Configuring Google Authenticator to Log in to Linstat

Google Authenticator is an app that runs on your smartphone. Once configured, when you try to log in to Linstat from outside the United States the app will generate a code which you must enter before giving your password. Using Google Authenticator takes some configuration, but does not send all your network traffic through an intermediary like VPN or Winstat. This makes it a good choice for Linstat users outside the United States who are concerned about the performance of their interactive sessions. (How you connect has no bearing on how quickly jobs run.)

Configuring Google Authenticator requires a connection to Linstat. If you will be traveling we suggest configuring it before you leave the United States; otherwise you'll need to connect using VPN or Winstat once to set up Google Authenticator. Keep in mind that as long as you're in the United States you won't be asked to use Google Authenticator even if you have it configured.

Installing Google Authenticator

The Google Authenticator smartphone app can be installed for free by searching the application marketplace for your smartphone, or from these links:

Configuration on Linstat

Once the application is installed, log into Linstat and type google-authenticator. Answer y to all the questions it asks. The result will look similar to the following:

linstat1.ssc.wisc.edu> google-authenticator
Do you want authentication tokens to be time-based (y/n) y
https://www.google.com/chart?chs=200x200&chld=M|0&cht=qr&chl=otpauth://totp/example@linstat1.ssc.wisc.edu%3Fsecret%3DLNP6YAQQSXZ7TFN5
Your new secret key is: LNP6YAQQSXZ7TFN5
Your verification code is 007939
Your emergency scratch codes are:
  52302031
  85960129
  70252895
  88603301
  62022909
Do you want me to update your "/home/d/dtest/.google_authenticator" file (y/n) y
Do you want to disallow multiple uses of the same authentication
token? This restricts you to one login about every 30s, but it increases
your chances to notice or even prevent man-in-the-middle attacks (y/n) y
By default, tokens are good for 30 seconds and in order to compensate for
possible time-skew between the client and the server, we allow an extra
token before and after the current time. If you experience problems with poor
time synchronization, you can increase the window from its default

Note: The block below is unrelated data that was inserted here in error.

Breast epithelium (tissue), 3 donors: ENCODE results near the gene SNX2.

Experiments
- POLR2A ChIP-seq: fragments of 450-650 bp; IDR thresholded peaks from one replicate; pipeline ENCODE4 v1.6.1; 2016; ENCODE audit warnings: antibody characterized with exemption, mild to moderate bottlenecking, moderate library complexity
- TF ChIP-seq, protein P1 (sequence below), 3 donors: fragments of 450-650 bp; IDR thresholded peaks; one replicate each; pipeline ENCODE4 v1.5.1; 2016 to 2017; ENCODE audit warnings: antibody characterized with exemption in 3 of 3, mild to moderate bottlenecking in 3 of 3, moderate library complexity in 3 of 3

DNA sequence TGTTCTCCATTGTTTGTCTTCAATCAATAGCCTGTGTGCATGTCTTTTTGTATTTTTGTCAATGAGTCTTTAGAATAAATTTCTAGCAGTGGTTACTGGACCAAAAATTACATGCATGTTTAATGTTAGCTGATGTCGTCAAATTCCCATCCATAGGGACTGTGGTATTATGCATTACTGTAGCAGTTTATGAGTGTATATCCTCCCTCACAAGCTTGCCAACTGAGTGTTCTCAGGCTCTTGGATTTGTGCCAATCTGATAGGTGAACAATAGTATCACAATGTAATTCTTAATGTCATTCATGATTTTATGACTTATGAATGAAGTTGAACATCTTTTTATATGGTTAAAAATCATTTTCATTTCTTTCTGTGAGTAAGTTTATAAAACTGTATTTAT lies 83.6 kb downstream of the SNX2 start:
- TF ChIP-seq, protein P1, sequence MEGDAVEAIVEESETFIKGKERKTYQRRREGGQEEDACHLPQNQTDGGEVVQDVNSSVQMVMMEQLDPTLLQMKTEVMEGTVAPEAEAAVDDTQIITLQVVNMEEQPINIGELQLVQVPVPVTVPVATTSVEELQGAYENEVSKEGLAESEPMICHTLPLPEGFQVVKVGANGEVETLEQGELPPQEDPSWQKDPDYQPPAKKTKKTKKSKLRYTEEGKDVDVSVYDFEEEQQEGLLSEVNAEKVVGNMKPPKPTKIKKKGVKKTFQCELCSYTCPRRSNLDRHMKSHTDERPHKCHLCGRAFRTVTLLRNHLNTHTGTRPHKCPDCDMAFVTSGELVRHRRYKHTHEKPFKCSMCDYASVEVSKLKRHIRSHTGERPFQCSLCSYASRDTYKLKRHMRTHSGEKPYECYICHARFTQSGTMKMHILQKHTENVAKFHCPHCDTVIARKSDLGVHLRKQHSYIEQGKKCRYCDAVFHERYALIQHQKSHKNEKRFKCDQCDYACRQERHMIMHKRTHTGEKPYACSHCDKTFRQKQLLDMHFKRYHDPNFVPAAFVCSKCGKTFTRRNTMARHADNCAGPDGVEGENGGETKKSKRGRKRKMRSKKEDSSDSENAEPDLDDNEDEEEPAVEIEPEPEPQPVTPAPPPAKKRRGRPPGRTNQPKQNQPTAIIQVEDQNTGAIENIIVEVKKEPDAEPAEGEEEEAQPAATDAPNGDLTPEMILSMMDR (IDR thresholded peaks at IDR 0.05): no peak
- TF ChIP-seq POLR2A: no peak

size of 1:30min to about 4min. Do you want to do so (y/n) y
If the computer that you are logging into isn't hardened against brute-force
login attempts, you can enable rate-limiting for the authentication module.
By default, this limits attackers to no more than 3 login attempts every 30s.
Do you want to enable rate-limiting (y/n) y

Configuration on Your Phone

Open the Google Authenticator app on your phone, and tap the icon to add a new account (the pencil in the upper right on iPhone, the three dots in the upper right on Android, the + in a circle at the bottom on Windows Phone). You can either select Scan Barcode or Manual Entry to enter the needed settings.

Scan Barcode

Copy the URL that the Linux google-authenticator command produced. It will be similar to:

https://www.google.com/chart?chs=200x200&chld=M|0&cht=qr&chl=otpauth://totp/example@linstat1.ssc.wisc.edu%3Fsecret%3DLNP6YAQQSXZ7TFN5

Paste it into a web browser on your PC or Mac and it should produce a square (QR) barcode. Align your phone's camera with the code on your monitor—you may need to adjust the distance between your phone and the screen before the phone will recognize it. The app should automatically add a code on the main screen. The app will call it username@linstat1.ssc.wisc.edu (or whichever Linstat you were logged into) but it will work for the entire Linstat cluster.

Manual Entry

The code you want is also produced by the google-authenticator command; it's listed on this line of output:

Your new secret key is: LNP6YAQQSXZ7TFN5

Give the account a name like Linstat and enter the code where it says Key. Make sure Time Based is checked.

Configuration in SecureCRT

If you connect to Linstat from a Mac or Linux computer, or from a Windows computer using PuTTY, no further configuration is needed. However, SecureCRT does need to be configured to ask for the verification code.

(Recall that if you're connecting remotely and not using VPN you cannot use X-Win32. SecureCRT and PuTTY are good alternatives, though neither of them can display graphics without forwarding them to a separate program like X-Win32 or Xming.)

Open the Properties for your Linstat session.

Open the Properties of your Linstat session

Under Category on the left, click Connection and then SSH2. In the Authentication section, select Keyboard Interactive and click the up arrow until it is the top choice.

Under connection, SSH2, make Keyboard Interactive the top Authentication method

Save the session, and from now on when you connect you'll be prompted for your verification code before your password.

Last Revised: 3/20/2017